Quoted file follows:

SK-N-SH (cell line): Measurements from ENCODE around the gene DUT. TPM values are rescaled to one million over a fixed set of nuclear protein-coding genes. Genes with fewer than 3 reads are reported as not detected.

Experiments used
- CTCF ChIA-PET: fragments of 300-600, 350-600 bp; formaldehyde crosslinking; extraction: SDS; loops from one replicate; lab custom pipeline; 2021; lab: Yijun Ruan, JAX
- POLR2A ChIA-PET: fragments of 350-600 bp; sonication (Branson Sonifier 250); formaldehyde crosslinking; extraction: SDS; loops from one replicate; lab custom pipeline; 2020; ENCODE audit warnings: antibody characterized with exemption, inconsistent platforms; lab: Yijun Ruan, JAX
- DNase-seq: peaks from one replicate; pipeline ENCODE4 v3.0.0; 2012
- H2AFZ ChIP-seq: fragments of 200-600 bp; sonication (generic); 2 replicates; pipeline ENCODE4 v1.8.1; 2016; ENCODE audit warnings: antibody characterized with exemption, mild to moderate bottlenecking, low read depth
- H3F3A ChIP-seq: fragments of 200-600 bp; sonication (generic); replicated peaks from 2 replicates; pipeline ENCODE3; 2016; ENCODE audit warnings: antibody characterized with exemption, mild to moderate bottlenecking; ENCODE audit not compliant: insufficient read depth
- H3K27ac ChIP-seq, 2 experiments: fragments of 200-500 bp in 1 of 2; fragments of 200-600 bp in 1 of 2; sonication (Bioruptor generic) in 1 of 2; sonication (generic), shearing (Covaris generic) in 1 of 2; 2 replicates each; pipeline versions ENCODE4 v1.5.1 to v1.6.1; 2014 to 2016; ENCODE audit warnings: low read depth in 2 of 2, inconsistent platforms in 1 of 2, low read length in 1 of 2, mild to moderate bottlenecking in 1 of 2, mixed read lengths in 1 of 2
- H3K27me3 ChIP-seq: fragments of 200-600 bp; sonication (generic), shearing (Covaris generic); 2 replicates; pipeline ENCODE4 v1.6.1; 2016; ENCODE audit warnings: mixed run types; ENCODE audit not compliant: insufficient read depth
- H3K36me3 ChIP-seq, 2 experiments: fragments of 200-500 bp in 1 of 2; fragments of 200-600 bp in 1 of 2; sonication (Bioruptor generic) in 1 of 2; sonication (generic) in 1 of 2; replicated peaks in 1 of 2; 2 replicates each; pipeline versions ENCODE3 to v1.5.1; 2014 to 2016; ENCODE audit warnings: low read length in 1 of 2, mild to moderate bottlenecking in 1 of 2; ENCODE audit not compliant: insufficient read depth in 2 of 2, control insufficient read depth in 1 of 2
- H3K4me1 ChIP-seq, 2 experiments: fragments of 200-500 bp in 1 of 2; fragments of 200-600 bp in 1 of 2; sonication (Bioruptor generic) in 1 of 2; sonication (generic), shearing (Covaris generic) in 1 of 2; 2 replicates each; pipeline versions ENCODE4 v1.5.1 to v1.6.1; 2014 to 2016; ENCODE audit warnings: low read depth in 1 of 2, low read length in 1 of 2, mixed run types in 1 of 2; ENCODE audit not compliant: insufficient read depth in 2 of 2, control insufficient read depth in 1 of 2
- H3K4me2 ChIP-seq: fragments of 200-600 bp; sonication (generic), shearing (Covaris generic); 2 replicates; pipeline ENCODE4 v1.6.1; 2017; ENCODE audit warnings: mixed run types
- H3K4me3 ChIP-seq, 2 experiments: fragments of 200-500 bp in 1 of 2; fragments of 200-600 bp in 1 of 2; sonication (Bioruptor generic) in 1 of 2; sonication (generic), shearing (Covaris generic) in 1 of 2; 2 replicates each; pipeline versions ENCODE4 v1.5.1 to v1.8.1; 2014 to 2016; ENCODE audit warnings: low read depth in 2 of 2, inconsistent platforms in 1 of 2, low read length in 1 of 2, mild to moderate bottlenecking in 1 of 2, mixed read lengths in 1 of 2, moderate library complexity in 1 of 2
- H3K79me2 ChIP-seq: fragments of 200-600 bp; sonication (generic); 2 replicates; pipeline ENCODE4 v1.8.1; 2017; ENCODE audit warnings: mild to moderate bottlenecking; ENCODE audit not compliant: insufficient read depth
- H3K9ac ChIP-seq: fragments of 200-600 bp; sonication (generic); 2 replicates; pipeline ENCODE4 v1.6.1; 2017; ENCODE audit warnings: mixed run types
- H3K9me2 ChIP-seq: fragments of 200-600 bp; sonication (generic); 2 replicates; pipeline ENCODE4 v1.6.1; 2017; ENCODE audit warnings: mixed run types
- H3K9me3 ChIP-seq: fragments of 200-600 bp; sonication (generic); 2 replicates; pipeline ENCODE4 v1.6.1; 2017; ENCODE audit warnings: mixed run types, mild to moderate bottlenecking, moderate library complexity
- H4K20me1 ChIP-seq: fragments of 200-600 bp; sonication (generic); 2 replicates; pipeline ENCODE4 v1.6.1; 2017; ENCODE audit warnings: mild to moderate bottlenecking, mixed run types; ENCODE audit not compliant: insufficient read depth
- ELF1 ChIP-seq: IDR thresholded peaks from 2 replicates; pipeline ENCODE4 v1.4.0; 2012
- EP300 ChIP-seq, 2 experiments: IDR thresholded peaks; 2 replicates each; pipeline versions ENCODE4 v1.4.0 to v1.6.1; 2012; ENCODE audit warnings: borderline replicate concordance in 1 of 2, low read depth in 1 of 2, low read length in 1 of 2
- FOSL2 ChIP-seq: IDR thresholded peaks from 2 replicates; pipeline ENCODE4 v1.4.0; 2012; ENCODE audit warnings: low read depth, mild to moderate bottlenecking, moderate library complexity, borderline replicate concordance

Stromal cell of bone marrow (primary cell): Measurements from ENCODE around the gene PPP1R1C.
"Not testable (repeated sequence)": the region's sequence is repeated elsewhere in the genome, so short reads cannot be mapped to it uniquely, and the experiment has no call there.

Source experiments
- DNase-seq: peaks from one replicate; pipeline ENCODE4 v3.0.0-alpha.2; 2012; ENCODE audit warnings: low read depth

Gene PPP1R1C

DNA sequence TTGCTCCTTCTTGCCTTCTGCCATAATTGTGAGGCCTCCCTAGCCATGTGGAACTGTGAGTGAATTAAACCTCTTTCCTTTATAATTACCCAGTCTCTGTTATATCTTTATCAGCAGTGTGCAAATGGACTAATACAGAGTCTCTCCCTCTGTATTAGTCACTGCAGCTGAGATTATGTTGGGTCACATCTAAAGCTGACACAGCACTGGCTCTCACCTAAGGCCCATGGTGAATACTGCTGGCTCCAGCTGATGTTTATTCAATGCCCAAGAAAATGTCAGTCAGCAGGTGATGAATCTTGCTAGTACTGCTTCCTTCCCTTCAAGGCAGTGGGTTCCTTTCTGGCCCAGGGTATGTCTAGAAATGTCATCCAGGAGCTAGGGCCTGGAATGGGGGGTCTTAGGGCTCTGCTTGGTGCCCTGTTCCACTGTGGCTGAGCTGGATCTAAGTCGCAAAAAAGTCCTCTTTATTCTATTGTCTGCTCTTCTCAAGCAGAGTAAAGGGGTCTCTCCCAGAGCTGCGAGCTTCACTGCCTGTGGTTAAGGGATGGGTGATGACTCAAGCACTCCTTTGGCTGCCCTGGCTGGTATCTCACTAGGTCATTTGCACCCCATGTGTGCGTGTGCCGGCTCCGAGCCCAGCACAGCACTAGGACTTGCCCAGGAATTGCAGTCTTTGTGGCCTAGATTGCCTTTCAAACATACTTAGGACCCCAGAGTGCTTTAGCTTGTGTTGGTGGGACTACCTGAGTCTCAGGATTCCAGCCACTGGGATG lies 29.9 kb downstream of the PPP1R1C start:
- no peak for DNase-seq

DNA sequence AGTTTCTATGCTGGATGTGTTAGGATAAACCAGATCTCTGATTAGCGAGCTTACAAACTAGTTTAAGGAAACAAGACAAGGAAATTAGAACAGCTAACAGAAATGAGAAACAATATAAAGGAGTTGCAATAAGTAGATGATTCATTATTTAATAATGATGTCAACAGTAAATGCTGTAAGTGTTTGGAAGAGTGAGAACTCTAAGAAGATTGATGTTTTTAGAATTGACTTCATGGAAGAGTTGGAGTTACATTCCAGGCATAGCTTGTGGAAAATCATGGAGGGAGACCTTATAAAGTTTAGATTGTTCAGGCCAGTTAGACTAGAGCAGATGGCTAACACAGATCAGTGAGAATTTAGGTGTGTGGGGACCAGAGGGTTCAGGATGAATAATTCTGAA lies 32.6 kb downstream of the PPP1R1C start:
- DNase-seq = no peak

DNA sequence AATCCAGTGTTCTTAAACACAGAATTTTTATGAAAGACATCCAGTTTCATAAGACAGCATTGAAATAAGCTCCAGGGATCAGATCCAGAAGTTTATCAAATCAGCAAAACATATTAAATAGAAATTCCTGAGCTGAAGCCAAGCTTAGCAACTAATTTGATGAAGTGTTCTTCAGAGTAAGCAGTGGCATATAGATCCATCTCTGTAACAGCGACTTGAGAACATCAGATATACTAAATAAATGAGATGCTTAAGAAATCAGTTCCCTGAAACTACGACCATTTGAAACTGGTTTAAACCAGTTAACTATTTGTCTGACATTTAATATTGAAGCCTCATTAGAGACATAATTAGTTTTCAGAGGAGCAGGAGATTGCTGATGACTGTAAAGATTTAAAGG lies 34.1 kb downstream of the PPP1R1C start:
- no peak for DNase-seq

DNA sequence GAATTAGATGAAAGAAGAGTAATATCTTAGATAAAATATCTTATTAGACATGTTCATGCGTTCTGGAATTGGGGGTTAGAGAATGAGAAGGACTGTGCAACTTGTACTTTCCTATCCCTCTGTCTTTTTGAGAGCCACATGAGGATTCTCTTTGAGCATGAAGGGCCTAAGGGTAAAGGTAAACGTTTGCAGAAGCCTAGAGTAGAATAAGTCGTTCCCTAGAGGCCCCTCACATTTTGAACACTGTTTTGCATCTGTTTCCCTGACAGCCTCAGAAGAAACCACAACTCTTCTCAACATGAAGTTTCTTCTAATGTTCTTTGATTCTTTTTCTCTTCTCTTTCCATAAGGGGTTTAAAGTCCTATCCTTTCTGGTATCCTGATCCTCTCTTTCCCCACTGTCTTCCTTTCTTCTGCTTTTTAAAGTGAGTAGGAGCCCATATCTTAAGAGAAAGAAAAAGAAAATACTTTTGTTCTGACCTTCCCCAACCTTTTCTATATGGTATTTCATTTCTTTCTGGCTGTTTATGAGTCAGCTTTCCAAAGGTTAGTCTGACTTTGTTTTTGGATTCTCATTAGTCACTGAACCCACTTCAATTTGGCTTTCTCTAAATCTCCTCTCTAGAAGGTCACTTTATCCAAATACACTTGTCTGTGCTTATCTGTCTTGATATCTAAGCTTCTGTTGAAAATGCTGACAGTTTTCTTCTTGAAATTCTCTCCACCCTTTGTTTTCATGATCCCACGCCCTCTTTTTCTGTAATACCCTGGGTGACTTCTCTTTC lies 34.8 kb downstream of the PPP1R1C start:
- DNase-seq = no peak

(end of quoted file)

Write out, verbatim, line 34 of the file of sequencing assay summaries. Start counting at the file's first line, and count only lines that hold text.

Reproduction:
- DNase-seq = no peak